Ever since the controversy around emission reduction and prevention, carbon removal is on the rise. The open-source platform cdr.fyi tracks carbon removal credit sales, and shows that 4 million tonnes of CO2 have been purchased at the time of writing, with roughly 3 million tonnes bought since March 2023. However, the platform also shows that the price of these credits fluctuates heavily and depends mostly on the removal method used. This emphasises the need for effective communication on the characteristics of CSC-class removal activities and transparent price-setting. Among others, guiding examples of price-setting include recent carbon removal credit purchases (e.g., by JPMorgan Chase and Microsoft), and governmental price-setting (e.g., by the Dutch province of Utrecht (link in Dutch), that considers pricing CO2e at €875 per tonne in their decision-making frameworks). 

Goals of Sprint 2

  • Develop simple (visual) means to communicate the functionality, (potential) benefits and shortcomings of CSC credits;
  • Involve organisations participating in the VCM into the CSC credits development process;
  • Find buyers for the world’s first CSC credits issued for pioneering (pilot) projects.
  • Develop an approach to transparent and equitable price-setting for CSC credits.

Results of Sprint 2

  • Market for carbon storage launched

As the first construction and development company, Ballast Nedam Development took the groundbreaking step of trading CO₂ storage in its housing projects. These construction projects utilize ‘biobased’ building materials like wood, hemp, and straw, storing CO₂ for over 100 years during their lifespan. By assigning a financial value to this storage, climate-positive projects can compete with polluting alternatives like concrete and steel, driving demand for biobased materials and potentially transforming the entire construction sector.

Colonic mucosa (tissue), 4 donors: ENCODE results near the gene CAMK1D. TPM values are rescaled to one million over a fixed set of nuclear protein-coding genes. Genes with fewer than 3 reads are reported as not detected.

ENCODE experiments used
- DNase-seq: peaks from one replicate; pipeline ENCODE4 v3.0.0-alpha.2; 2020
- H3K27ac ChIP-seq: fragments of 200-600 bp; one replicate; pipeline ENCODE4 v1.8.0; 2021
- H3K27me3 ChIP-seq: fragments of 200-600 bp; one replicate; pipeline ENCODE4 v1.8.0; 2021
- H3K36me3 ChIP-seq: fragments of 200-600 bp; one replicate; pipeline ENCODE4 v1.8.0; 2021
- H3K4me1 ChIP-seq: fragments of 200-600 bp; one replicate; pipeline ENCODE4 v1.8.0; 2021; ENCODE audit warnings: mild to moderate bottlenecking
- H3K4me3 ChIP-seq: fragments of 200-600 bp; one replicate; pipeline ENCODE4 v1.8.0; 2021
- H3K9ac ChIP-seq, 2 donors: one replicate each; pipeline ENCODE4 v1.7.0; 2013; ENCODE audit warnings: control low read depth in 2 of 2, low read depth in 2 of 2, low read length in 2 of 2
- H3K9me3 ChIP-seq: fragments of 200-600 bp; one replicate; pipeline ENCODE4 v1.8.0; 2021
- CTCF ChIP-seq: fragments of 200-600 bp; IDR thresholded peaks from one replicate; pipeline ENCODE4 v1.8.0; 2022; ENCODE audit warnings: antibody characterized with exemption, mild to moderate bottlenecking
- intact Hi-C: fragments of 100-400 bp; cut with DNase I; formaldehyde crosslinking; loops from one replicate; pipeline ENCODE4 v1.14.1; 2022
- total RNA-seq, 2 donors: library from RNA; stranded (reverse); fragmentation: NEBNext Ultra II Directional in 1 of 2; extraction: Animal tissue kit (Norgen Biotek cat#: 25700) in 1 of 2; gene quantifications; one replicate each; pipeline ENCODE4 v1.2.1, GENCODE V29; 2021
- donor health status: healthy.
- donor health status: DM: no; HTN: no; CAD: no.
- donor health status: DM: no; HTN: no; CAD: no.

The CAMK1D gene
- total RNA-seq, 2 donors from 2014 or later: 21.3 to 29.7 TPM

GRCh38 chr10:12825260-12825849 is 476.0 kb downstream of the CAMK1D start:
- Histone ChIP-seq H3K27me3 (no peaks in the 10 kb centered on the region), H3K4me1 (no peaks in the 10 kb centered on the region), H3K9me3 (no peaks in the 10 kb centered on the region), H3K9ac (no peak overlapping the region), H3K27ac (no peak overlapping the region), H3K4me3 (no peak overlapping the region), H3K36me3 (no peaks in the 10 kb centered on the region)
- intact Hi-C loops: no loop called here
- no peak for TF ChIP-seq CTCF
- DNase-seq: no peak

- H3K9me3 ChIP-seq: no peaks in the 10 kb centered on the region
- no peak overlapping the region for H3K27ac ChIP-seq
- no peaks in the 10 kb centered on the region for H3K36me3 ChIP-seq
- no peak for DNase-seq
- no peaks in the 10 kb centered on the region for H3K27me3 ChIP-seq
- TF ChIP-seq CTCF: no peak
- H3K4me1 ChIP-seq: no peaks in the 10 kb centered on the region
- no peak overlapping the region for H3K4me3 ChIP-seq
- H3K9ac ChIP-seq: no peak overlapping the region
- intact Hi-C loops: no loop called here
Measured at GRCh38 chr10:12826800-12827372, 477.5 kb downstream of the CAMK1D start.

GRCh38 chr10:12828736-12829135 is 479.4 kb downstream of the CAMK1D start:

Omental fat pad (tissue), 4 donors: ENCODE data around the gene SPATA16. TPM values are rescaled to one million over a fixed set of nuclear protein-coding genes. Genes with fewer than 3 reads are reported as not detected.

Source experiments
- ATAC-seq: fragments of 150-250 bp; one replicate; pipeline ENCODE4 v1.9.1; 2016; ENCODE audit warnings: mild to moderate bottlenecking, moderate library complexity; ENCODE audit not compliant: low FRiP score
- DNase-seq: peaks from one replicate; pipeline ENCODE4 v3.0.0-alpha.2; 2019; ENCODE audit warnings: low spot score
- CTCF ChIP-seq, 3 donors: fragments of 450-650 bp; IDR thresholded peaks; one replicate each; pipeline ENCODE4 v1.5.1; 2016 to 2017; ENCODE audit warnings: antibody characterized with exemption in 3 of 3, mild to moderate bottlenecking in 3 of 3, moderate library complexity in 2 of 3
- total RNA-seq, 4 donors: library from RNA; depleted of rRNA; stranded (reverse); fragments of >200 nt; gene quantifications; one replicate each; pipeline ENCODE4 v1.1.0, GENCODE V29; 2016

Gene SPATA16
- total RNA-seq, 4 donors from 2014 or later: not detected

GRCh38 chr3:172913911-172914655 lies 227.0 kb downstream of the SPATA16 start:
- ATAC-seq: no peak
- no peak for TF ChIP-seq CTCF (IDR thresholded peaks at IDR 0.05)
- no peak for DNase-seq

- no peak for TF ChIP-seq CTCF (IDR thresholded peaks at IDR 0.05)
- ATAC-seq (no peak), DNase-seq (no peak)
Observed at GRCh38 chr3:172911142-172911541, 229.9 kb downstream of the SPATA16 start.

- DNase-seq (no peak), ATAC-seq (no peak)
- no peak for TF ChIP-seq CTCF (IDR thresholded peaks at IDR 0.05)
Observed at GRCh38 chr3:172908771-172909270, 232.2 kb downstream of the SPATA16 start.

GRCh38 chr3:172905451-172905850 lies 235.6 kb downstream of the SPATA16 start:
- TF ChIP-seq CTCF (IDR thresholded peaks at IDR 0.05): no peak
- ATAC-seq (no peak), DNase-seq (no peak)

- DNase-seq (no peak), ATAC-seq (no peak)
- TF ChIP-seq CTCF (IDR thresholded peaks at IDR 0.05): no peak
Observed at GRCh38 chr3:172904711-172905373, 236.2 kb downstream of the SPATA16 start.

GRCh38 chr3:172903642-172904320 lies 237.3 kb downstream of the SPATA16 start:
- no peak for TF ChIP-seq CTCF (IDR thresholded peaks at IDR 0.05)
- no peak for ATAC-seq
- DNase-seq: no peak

To establish biobased construction as a reliable climate solution, they participate in a research project by Climate Cleanup Foundation. Climate Cleanup certifies and values the stored CO₂ in biobased buildings according to European and international guidelines. Only projects with positive effects on biodiversity, health, and circularity can obtain a CO₂ storage certificate, generating revenue through sales to companies and governments.

On December 6, 2023, Ballast Nedam Development and Climate Cleanup Foundation announced their collaboration, introducing the trading of CO₂ storage for three projects. The first project, the ‘Natuurhuis,’ is climate-positive, sequestering more CO₂ than the entire construction process emits. Soon, projects in Amsterdam such as ‘Strandeiland’ and ‘Horizons’ will follow. This collaboration opened the international market for CO₂ storage in climate-positive building projects.

This sprint is still in progress. Results will be shared periodically. Want to stay in the loop? Sign up for our newsletter!

Go deeper

Sprint 1: Ecosystem Formation

Frontrunners tackle the Construction Stored Carbon monetisation challenge

Sprint 3: Certification Protocol

Sprint 4: Institutional Alignment

Inform and connect to the emerging policy field on three governmental levels

Sprint 5: Pilot Projects

A catalogue of certified carbon storage projects, providing detailed information on verified initiatives aimed at storing carbon dioxide in buildings.

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Sacha Brons, Sprint & Intervention Lead